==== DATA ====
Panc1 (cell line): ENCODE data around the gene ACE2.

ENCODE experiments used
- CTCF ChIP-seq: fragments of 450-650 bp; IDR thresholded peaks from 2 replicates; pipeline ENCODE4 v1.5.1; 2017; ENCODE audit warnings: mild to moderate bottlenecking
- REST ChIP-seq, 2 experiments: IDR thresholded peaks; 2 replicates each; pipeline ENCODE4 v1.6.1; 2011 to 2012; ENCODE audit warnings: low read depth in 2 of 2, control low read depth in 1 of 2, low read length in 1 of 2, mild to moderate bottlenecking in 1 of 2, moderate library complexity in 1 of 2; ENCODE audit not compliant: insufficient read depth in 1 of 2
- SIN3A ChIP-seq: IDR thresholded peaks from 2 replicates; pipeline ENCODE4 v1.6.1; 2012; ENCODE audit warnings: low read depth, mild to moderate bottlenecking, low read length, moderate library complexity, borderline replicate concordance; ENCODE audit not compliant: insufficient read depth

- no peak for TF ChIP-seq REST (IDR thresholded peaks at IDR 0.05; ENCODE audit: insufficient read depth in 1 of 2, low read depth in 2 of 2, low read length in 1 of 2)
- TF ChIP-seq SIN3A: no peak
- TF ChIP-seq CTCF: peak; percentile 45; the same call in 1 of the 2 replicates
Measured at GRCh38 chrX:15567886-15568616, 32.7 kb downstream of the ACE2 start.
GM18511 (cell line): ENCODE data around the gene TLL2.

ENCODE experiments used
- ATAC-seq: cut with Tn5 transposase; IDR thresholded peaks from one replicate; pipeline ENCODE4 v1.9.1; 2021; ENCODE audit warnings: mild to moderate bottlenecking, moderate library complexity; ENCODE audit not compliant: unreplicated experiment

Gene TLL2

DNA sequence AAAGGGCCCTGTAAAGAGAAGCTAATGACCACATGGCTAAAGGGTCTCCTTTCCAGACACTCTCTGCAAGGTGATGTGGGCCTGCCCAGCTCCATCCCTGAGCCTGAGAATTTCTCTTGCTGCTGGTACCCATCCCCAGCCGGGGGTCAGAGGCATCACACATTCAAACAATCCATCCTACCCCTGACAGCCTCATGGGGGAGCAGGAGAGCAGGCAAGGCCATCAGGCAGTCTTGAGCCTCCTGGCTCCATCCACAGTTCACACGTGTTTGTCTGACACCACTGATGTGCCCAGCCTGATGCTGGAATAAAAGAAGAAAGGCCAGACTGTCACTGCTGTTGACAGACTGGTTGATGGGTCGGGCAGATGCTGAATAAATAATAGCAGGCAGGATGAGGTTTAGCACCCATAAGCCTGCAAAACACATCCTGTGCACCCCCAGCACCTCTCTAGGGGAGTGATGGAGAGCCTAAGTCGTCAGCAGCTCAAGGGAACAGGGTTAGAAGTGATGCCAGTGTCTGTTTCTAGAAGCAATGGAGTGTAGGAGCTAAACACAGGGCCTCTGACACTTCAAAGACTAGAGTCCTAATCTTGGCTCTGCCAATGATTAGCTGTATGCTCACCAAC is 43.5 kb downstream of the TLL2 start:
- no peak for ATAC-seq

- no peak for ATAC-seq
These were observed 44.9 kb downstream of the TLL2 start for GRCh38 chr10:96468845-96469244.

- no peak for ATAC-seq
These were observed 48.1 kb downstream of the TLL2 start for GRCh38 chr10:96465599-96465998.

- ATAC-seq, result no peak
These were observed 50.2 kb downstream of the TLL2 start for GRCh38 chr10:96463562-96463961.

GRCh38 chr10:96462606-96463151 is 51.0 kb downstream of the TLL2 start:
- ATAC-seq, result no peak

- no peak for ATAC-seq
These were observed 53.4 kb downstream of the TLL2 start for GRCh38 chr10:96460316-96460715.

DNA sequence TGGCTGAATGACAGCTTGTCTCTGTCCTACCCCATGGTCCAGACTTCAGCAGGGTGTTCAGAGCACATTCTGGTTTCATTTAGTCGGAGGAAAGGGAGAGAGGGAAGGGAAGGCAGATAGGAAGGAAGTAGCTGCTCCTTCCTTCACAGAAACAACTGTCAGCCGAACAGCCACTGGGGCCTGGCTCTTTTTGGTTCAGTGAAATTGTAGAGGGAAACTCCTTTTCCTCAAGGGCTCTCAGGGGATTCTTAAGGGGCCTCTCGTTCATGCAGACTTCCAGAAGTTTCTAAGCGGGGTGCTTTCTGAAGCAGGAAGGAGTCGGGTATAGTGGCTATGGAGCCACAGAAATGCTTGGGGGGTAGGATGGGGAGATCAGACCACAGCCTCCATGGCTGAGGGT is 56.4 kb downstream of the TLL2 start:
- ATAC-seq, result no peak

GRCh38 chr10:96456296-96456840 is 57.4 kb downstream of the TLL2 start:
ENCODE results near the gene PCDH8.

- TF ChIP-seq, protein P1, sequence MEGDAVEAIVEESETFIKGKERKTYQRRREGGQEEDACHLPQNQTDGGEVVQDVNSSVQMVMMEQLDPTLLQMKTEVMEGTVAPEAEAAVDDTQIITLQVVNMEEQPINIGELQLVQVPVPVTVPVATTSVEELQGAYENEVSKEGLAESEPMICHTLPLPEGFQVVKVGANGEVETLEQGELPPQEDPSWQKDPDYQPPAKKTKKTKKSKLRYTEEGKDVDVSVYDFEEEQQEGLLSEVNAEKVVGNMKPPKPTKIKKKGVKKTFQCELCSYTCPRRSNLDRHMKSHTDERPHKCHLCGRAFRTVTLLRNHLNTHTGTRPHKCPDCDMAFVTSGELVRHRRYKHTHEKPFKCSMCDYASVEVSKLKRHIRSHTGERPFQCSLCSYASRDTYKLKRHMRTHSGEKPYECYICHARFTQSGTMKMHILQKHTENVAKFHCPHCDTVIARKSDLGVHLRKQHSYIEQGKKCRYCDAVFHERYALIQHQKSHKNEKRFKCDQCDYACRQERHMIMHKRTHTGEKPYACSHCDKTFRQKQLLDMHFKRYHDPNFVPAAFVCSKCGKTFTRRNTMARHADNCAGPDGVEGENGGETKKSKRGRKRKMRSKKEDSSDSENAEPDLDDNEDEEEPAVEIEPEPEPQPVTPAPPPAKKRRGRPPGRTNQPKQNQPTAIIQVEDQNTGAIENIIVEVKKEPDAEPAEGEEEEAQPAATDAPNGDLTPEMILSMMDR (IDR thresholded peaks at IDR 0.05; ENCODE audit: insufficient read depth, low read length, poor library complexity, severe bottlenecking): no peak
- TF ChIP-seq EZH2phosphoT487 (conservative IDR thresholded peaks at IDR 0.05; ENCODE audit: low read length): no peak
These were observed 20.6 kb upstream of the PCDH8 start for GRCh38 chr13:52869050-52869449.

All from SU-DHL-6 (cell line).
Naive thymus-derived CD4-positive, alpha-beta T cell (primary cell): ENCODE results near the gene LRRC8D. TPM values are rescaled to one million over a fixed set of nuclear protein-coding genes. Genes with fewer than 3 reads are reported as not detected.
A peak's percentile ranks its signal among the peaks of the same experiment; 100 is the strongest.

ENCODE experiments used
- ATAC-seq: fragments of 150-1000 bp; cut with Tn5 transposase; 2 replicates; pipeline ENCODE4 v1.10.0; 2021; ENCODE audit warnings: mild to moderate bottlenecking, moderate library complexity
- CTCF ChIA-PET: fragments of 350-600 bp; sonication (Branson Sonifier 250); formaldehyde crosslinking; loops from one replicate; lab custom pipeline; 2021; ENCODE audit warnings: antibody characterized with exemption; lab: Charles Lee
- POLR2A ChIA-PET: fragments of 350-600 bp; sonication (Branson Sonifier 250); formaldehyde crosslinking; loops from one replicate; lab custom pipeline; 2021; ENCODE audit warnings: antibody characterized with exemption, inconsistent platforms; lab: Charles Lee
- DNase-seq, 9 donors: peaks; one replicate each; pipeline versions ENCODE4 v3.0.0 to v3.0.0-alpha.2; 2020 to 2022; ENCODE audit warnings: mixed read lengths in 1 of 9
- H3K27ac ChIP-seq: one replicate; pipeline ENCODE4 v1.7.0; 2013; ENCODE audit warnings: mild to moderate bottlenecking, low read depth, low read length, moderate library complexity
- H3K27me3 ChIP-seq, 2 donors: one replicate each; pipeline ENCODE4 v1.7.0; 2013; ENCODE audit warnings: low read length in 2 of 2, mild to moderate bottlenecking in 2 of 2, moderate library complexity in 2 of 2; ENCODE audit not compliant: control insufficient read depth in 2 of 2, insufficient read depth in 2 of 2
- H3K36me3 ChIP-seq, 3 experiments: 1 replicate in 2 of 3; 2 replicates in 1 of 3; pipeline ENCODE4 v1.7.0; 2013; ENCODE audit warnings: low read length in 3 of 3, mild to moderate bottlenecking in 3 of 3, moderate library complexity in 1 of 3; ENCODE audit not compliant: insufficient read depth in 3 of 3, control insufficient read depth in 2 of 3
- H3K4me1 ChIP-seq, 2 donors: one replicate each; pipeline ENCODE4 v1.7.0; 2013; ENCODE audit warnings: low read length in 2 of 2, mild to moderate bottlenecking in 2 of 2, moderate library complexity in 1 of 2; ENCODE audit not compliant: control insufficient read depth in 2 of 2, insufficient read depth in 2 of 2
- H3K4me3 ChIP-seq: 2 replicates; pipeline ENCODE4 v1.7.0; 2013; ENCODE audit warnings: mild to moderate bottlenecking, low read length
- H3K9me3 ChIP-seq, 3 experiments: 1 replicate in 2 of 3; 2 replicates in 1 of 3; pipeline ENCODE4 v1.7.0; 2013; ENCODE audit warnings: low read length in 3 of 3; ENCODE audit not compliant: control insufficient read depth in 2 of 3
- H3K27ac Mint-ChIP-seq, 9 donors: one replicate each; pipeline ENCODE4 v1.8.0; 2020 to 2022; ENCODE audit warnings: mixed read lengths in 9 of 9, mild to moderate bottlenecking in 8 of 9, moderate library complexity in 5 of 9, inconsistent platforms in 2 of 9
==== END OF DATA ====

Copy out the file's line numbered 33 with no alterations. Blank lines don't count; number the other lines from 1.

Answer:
All from SU-DHL-6 (cell line).